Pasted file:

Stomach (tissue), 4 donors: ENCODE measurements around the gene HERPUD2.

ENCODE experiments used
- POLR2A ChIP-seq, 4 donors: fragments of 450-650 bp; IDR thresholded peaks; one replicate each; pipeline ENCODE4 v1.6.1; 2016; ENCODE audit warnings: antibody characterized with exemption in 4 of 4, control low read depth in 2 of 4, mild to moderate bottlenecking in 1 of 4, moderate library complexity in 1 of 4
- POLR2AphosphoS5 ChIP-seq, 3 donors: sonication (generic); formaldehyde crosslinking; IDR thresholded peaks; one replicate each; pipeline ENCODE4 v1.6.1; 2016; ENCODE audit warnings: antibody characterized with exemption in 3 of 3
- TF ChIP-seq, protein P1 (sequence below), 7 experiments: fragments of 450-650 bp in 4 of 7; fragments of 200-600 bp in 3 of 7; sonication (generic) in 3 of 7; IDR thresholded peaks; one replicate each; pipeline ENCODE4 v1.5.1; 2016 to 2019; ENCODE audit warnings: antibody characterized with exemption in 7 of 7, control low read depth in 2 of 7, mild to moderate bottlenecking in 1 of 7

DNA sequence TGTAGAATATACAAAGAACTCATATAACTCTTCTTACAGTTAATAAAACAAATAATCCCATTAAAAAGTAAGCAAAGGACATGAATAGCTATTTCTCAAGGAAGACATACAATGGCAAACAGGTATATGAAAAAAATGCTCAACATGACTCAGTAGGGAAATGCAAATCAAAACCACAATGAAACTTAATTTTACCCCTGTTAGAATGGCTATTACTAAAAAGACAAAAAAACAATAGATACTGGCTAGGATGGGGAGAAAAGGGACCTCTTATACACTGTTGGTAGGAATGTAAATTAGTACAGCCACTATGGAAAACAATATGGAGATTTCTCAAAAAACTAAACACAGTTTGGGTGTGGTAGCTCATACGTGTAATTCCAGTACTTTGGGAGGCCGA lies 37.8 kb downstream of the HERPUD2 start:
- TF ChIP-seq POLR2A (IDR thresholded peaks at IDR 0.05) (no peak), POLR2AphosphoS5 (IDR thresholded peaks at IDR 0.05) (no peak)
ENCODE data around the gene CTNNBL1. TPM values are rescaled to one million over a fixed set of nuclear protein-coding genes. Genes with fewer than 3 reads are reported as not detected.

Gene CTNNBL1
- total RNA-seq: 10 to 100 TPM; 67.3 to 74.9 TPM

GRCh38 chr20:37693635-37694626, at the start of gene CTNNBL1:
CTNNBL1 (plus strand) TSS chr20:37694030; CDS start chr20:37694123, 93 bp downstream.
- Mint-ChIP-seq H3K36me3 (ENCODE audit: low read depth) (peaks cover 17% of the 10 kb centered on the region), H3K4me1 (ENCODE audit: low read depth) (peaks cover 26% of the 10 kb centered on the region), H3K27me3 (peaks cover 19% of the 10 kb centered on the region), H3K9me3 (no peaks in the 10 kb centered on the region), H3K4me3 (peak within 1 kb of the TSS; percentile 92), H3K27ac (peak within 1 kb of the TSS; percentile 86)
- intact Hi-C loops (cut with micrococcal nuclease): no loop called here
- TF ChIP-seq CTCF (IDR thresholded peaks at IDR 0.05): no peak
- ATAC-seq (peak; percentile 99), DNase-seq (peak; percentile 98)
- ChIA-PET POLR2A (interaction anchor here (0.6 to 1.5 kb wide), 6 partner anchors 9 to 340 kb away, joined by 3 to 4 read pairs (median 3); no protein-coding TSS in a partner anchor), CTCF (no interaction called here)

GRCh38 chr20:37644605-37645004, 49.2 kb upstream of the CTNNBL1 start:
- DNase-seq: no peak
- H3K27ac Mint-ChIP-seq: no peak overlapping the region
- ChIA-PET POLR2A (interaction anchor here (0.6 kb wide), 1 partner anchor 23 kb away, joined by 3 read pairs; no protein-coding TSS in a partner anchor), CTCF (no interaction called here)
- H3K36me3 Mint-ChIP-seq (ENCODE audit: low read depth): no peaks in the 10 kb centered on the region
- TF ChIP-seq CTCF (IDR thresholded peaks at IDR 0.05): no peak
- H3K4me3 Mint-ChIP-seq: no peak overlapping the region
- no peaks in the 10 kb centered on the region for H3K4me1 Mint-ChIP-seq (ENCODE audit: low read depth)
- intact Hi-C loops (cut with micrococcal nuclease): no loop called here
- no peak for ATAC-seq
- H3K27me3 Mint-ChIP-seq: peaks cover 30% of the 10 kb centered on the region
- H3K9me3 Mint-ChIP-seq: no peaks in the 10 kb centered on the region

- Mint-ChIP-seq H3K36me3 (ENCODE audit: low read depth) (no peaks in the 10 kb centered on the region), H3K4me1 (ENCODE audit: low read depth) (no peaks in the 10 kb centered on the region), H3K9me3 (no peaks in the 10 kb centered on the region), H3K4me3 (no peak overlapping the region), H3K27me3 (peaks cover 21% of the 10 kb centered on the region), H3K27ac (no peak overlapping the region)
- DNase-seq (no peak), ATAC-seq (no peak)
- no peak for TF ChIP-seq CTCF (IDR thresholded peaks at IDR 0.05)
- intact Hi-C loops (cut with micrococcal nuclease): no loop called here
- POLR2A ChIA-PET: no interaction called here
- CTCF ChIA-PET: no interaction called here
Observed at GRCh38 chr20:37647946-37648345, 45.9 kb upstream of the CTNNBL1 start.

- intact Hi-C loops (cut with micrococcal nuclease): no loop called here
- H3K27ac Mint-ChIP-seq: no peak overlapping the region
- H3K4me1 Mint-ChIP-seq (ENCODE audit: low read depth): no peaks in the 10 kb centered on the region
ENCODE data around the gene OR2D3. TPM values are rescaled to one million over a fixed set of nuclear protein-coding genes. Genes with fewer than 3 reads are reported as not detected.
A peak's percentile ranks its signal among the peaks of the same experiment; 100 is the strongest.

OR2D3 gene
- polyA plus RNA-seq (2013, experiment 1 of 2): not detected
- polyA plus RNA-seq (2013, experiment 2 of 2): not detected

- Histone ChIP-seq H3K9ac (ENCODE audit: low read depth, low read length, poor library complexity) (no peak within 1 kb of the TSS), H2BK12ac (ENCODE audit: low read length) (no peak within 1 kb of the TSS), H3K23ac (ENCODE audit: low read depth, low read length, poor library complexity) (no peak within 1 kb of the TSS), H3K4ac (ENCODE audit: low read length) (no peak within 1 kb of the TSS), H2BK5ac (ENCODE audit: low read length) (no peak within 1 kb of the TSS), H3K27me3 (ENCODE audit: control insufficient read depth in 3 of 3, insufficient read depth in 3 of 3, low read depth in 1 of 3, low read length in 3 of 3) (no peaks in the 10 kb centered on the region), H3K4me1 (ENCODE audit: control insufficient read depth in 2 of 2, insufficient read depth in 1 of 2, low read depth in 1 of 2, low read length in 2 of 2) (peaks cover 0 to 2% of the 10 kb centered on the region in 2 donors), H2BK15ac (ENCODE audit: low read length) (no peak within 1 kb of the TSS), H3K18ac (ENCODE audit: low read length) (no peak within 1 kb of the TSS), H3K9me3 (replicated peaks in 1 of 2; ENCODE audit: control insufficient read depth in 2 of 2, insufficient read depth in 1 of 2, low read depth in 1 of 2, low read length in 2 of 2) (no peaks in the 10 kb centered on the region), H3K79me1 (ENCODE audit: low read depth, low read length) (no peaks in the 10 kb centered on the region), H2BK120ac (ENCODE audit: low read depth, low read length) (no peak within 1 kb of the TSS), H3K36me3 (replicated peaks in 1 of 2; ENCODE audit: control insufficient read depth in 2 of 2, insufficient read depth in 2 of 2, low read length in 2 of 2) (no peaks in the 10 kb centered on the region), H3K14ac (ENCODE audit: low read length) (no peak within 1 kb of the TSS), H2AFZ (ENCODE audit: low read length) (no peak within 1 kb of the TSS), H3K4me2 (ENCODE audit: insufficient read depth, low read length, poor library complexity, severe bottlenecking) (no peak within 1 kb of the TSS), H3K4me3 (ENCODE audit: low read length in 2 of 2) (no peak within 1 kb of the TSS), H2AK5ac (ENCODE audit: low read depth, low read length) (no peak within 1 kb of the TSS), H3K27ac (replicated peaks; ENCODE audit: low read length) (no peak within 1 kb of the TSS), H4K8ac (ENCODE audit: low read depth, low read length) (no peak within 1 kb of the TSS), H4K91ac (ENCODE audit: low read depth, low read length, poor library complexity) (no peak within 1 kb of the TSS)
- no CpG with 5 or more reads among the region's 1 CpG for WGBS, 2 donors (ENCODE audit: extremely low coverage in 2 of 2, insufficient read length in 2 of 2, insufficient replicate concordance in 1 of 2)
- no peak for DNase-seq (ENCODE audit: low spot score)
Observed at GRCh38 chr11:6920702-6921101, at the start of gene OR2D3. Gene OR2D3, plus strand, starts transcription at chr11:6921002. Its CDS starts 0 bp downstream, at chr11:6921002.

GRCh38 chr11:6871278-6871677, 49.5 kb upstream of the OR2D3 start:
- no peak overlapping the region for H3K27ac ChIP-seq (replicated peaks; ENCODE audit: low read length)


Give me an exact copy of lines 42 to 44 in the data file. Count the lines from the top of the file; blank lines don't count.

OR2D3 gene
- polyA plus RNA-seq (2013, experiment 1 of 2): not detected
- polyA plus RNA-seq (2013, experiment 2 of 2): not detected